Carefully research campground availability, weather patterns, and potential road closures along your intended route based on the season. Flexibility allows you to easily modify your itinerary and follow the road less traveled through Utah’s stunning backcountry.
Essential Packing List
Packing well for your RV adventure will keep you safe and comfortable on the road. Be sure to bring along:
- Fresh water hoses, sewer hoses, gloves to handle waste
- Power cords to plug into campground electricity
- Wheel chocks, leveling blocks and jack pads to stabilize RV
- Basic tools like hammer, pliers, wrenches and cordless drill
- RV-safe cleaning supplies plus garbage and recycling bags
- High quality RV surge protector
- Spare fuses, light bulbs, tie-down straps, gloves and hatchets
- Wheel chocks and extra leveling blocks
- Sewer gloves and extra sewer hoses
- Generator fuel and extra batteries
- Gas cans and spare propane tanks
- Wheel chocks, extra leveling blocks, and tire pressure gauge
- Water filtration system and drinking water hose
- Heavy duty extension cord for campsites
- Sewer hose supports, caps, and chemicals
- Clothing layers for changing weather plus hats and closed toe shoes
- Rain jacket and rain boots
- Warm pajamas, robes and slippers
- Multiple swimsuits if camping near water
- Hiking shoes or boots if planning outdoor activities
- Fishing poles and tackle if interested
- Camp chairs, hammock and outdoor mats
- Headlamps, flashlights and lanterns
- Insect repellent, sunscreen and basic first aid
- Important documents and cash in case of emergency
- Prepared foods, snacks plus coffees and electrolyte drinks
- Reusable water bottles and drinking cups
- Toilet paper, paper towels, ziplock bags and aluminum foil
- Cell phone chargers, batteries, cables and adapters
- Digital camera, memory cards and chargers
- Camping guidebooks and paper maps as backup
- Binoculars for viewing scenery and wildlife
Staying Safe on the Road
When RVing in Utah, it’s crucial to brush up on road safety laws and defensive driving practices. This will help ensure your trip remains safe amid unfamiliar roads and changing conditions.
Road Safety Tips
Utah’s mountainous terrain brings winding roads and extreme elevation changes. Adjust your driving accordingly:
Strictly obey posted speed limits, especially on narrow canyon roads and descending steep grades. The RV’s weight and momentum make braking distances much longer than a car.
Drive 5-10mph below speed limits on steep downhill grades and fully engage your tow vehicle’s lower gears, 4WD or engine brakes for controlled descents. Downshifting helps slow your rig without riding the brakes.
If traffic stacks up behind your slow-moving RV on mountain highways, activate your hazard lights and use pullouts when available to let others pass safely.
Closely follow weather reports and avoid driving during storms or when slick road conditions exist. Snow, ice and heavy rains create dangerous situations for RVs.
Carefully plan your intended route to avoid extremely steep mountain passes and roads where RVs are prohibited. Research and use RV-friendly navigation apps.
Make frequent stops for rest breaks when driving long distances. Fatigue diminishes reflexes and increases accident risks. Stretch your legs and eat healthy snacks to stay alert.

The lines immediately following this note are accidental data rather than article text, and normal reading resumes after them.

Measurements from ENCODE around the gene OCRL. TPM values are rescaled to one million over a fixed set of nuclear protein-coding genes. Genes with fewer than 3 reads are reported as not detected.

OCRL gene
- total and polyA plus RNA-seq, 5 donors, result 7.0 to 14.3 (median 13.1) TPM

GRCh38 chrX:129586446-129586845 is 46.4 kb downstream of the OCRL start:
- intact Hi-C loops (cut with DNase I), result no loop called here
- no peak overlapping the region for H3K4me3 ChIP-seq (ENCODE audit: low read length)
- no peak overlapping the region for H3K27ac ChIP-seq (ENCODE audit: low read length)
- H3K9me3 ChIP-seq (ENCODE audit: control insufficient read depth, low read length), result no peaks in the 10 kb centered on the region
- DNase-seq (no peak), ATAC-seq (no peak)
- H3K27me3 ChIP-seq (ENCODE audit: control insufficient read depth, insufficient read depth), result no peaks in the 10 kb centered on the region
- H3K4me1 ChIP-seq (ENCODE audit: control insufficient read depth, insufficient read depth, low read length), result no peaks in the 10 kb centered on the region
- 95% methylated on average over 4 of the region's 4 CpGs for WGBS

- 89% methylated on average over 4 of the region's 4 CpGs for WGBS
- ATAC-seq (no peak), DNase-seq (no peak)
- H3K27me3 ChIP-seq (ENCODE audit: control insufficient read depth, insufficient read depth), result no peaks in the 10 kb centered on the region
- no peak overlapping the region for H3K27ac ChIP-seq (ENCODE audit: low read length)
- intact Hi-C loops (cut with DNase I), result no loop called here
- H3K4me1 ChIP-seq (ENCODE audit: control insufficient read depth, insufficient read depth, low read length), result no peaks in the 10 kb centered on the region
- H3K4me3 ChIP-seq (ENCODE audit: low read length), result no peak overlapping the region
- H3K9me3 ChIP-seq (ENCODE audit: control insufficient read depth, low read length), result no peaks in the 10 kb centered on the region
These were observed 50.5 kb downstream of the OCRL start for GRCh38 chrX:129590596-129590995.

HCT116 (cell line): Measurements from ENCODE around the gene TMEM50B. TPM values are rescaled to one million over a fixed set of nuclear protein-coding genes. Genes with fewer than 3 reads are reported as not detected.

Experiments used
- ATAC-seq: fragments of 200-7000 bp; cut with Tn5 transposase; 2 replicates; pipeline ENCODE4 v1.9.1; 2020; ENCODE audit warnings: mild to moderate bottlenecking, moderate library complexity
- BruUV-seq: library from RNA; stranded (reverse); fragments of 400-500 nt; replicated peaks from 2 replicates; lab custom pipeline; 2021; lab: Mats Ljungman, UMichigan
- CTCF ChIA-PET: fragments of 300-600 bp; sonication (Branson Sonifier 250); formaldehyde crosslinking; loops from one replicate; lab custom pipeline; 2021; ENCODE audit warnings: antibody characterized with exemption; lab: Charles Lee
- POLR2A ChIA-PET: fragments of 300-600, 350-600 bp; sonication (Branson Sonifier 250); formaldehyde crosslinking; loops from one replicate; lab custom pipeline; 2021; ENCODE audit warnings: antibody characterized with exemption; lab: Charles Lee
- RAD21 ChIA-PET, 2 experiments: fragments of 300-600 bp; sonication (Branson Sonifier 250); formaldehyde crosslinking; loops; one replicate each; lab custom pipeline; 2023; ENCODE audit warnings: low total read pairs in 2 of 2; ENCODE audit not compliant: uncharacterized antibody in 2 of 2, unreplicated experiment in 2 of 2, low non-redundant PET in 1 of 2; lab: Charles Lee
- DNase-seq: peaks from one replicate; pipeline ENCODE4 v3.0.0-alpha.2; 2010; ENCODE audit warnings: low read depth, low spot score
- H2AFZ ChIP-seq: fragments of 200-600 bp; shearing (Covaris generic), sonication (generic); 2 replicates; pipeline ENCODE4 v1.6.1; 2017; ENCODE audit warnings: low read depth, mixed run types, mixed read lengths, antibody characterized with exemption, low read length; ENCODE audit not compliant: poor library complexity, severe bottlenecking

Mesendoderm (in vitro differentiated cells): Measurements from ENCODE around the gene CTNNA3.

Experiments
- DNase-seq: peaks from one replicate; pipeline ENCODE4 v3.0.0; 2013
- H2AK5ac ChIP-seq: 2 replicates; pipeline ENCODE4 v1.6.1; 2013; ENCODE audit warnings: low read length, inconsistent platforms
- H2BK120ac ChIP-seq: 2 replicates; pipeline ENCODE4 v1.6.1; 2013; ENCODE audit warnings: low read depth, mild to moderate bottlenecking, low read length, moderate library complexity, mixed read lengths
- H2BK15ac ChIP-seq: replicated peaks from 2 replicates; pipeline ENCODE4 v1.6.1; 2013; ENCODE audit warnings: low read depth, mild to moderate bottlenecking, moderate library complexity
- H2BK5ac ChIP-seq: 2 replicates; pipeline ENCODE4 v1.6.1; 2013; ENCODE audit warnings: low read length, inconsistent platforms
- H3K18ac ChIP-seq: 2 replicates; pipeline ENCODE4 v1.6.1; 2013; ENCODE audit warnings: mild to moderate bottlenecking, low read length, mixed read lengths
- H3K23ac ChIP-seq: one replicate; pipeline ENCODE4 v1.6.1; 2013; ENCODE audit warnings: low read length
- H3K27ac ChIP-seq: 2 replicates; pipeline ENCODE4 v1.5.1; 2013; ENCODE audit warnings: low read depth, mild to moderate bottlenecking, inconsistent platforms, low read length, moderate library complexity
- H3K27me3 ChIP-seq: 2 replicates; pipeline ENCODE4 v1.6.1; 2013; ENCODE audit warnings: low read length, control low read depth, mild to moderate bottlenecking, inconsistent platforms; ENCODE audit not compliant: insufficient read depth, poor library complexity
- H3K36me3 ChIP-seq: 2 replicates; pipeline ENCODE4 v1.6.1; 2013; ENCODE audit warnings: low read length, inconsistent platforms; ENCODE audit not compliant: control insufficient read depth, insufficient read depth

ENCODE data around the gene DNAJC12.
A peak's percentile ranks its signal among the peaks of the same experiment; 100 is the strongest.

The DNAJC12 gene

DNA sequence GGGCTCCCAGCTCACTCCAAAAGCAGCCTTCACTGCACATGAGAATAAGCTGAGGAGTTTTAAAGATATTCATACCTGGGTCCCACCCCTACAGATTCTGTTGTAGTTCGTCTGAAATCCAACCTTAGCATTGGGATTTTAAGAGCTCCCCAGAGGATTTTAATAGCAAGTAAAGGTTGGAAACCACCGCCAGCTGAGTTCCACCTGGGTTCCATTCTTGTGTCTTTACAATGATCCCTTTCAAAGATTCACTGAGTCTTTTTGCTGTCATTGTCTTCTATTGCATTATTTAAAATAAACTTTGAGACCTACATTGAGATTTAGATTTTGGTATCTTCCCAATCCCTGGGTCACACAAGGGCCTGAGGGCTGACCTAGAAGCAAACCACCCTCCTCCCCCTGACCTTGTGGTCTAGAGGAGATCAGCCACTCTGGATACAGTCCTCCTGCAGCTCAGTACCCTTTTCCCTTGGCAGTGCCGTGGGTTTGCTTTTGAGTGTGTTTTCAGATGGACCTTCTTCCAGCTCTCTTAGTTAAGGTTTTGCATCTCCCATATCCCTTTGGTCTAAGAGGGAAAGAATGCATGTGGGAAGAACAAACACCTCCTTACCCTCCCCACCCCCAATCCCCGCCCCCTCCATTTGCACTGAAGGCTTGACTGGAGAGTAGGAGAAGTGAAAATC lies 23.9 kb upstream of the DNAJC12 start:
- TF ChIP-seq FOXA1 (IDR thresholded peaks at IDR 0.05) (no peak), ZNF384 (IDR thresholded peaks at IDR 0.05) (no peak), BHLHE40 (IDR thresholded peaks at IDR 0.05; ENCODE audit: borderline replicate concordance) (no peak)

Stay hydrated by drinking plenty of water while driving to prevent headaches, dizziness and impaired concentration. Keep water bottles handy in the RV cabin.
Utah State Driving Laws
When road tripping through Utah in your RV, follow these statewide driving laws:
Wearing seat belts is mandatory for all passengers, including those seated in the RV cabin or living area while driving. Utah strictly enforces seat belt usage.
Cell phone use is prohibited altogether for teenage and novice drivers under 18. Adult drivers must employ hands-free devices and avoid distraction.
On rural interstate highways, the maximum speed limit is 80 mph. Limits fall to 65-75 mph on urban highways, with lower speed limits on smaller roads and in towns.
RVs and all vehicles towing trailers are restricted from using the left passing lanes on interstates and major divided highways. Keep right except when passing.
All children under age 8 travelling in Utah must be properly restrained in federally approved child safety seats suitable for their age and size.
Headlights must be switched on 30 minutes after sunset until 30 minutes before sunrise for visibility. Use low beams when following other vehicles.
By carefully obeying Utah’s driving laws and practicing safe RV driving habits, you’ll avoid traffic citations while keeping your trip hazard-free. Drive courteously and defensively as you take in Utah’s spectacular scenery.
Camping and Accommodation
With Utah’s wealth of natural wonders, finding campsites takes advance planning:
Best RV Campgrounds in Utah
From RV parks to boondocking sites, excellent options exist:
- Zion River Resort, Virgin – Shady full-hookup sites near Zion’s south entrance with pool and hot tub.
- Dead Horse Point State Park, Moab – Epic views atop canyon cliffs near Canyonlands NP with electric sites.
- Canyonlands RV Resort, Moab – Colorful southwestern decor and amenities like pools, hot tubs and a dog park.
- Capitol Reef Resort, Torrey – Large site convenience near Capitol Reef NP and scenic Highway 24.
- Deer Creek State Park, Wallsburg – Waterfront electric sites on a reservoir at the edge of Wasatch mountains.
- Mirror Lake Highway Boondocking – Free undeveloped camping along this scenic byway in Uinta mountains.
Booking and Reservation Tips